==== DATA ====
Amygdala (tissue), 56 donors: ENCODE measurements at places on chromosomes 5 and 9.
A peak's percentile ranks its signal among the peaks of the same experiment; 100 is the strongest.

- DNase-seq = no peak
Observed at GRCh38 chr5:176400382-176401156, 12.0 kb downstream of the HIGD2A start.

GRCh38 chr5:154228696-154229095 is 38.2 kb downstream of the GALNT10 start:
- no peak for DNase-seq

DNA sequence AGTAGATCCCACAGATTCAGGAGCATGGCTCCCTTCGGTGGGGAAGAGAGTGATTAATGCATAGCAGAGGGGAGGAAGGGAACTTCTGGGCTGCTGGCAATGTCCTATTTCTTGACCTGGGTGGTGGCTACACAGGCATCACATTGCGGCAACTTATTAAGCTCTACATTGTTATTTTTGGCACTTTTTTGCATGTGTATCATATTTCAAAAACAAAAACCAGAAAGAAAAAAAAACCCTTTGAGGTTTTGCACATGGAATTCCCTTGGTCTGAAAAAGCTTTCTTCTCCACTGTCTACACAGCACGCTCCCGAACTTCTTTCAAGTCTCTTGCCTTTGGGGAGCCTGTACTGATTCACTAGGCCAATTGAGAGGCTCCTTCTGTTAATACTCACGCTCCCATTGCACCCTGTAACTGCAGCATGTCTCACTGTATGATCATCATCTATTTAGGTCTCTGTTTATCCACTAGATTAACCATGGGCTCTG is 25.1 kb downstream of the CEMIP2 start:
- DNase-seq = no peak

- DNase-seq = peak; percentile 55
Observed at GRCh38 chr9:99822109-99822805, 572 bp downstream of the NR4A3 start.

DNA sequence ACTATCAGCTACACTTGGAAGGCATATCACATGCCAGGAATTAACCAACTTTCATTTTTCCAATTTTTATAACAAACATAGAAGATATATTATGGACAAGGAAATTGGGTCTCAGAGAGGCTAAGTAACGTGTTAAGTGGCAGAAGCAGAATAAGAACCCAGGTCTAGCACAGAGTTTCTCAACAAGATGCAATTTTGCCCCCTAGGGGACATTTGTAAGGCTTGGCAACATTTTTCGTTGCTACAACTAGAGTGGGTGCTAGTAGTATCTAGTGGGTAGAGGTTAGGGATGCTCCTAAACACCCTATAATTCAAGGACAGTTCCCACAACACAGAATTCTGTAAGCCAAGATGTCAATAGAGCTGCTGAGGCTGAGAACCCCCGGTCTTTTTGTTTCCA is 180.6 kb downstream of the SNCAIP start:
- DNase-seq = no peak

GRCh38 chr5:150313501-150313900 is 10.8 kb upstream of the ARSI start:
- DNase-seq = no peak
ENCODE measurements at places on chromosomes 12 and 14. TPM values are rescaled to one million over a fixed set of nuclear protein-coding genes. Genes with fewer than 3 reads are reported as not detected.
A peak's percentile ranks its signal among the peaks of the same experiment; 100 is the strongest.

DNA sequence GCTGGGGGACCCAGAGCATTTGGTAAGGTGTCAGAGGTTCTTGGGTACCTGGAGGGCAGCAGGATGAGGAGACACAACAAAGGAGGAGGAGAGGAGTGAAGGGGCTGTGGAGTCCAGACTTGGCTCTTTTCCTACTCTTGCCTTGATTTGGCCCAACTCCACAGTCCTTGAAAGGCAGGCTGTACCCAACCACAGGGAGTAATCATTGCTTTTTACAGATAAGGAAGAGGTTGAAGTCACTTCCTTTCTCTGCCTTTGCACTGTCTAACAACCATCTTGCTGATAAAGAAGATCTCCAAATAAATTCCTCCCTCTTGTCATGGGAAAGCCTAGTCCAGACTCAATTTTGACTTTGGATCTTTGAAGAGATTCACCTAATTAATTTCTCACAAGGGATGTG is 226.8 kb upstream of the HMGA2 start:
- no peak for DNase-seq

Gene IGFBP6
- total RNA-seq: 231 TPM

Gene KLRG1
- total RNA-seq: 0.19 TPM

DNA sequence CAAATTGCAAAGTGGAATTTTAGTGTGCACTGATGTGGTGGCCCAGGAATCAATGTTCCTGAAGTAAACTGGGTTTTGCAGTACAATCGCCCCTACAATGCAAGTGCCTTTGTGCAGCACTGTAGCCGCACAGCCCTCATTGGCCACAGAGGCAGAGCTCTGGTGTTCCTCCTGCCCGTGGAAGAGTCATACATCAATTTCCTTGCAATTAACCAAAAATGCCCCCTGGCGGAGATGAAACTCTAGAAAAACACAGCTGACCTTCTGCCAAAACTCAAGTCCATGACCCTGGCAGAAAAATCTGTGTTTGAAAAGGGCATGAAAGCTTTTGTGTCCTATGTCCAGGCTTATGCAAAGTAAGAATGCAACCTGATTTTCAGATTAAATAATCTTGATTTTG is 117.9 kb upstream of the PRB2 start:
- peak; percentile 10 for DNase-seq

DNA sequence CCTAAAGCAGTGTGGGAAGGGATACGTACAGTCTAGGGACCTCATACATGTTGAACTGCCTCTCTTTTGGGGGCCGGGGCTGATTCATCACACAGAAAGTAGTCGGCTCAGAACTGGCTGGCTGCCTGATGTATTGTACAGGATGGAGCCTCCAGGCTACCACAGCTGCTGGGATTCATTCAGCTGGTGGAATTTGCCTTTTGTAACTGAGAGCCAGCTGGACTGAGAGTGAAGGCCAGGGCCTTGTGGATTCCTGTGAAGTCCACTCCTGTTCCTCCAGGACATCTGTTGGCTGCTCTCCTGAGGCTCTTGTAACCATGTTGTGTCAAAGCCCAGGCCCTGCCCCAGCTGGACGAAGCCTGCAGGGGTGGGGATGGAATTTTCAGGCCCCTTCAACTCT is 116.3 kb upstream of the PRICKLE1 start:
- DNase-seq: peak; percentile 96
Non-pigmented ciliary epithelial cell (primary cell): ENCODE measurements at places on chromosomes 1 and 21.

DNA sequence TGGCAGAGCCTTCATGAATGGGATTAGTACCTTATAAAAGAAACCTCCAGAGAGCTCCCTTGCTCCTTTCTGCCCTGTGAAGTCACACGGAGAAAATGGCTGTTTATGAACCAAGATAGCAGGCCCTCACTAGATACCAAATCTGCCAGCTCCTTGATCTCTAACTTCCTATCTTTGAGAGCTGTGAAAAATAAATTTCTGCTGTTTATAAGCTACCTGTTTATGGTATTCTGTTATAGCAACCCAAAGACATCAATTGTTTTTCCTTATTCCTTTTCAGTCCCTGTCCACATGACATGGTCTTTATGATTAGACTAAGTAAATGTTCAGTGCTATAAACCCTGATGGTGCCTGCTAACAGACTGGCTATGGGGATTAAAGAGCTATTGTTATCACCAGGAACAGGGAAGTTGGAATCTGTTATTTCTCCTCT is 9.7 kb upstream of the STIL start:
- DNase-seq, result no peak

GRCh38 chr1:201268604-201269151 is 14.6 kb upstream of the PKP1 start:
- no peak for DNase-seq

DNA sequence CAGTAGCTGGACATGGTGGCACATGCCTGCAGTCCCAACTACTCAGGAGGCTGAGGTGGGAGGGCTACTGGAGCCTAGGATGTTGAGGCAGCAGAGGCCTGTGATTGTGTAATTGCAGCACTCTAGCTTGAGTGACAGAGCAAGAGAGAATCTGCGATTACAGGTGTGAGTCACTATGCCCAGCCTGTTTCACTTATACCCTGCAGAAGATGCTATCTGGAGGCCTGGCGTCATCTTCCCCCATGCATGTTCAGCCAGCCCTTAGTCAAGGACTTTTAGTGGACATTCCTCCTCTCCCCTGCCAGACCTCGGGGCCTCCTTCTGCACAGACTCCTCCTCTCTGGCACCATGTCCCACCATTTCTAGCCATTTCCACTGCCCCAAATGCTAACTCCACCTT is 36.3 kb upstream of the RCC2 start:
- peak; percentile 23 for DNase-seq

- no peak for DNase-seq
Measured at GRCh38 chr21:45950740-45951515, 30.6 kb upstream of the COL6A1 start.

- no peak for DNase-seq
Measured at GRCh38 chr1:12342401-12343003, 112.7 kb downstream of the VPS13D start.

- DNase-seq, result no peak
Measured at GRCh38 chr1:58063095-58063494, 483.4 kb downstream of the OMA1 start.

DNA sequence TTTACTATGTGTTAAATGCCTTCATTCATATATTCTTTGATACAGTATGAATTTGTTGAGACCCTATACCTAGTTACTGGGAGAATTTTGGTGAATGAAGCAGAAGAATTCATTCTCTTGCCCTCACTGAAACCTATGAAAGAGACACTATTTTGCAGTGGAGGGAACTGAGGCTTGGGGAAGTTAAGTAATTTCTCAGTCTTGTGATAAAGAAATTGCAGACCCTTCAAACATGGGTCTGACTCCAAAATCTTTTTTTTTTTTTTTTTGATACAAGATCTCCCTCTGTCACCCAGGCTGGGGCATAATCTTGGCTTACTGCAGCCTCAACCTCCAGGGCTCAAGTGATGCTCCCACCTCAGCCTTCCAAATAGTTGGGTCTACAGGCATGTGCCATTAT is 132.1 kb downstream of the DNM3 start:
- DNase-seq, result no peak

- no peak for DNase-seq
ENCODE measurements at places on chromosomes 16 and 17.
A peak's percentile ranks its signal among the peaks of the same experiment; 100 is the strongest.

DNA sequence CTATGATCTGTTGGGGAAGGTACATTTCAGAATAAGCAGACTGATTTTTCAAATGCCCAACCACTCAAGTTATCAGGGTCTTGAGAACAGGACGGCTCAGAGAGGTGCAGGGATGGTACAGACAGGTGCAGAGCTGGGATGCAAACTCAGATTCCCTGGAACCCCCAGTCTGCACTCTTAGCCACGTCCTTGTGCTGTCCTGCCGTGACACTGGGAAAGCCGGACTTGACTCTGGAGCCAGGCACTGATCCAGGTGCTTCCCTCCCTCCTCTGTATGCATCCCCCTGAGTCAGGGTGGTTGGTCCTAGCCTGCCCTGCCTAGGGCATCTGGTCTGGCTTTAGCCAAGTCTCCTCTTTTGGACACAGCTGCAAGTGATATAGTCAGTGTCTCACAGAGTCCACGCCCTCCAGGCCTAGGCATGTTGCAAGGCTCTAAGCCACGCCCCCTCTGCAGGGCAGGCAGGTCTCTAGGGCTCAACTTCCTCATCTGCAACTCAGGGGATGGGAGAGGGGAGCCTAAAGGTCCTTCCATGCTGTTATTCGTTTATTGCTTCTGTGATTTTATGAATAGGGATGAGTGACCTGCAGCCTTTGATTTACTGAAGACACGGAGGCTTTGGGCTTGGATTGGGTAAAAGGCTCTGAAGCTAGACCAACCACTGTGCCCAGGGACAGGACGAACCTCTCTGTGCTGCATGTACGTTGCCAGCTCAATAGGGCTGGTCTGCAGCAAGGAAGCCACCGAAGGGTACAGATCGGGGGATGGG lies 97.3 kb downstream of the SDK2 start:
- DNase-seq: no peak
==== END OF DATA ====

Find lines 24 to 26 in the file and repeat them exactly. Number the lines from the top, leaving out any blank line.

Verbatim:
- peak; percentile 10 for DNase-seq

DNA sequence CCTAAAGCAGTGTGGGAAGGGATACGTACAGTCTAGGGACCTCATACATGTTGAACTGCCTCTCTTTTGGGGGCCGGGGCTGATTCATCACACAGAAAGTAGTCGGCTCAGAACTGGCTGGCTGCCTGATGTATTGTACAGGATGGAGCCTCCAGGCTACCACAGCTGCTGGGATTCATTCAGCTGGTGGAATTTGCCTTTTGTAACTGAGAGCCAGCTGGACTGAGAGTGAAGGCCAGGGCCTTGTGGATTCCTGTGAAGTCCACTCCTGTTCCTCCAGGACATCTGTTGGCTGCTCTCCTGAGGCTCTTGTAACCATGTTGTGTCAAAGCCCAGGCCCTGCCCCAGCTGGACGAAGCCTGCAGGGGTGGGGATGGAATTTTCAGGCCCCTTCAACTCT is 116.3 kb upstream of the PRICKLE1 start:
- DNase-seq: peak; percentile 96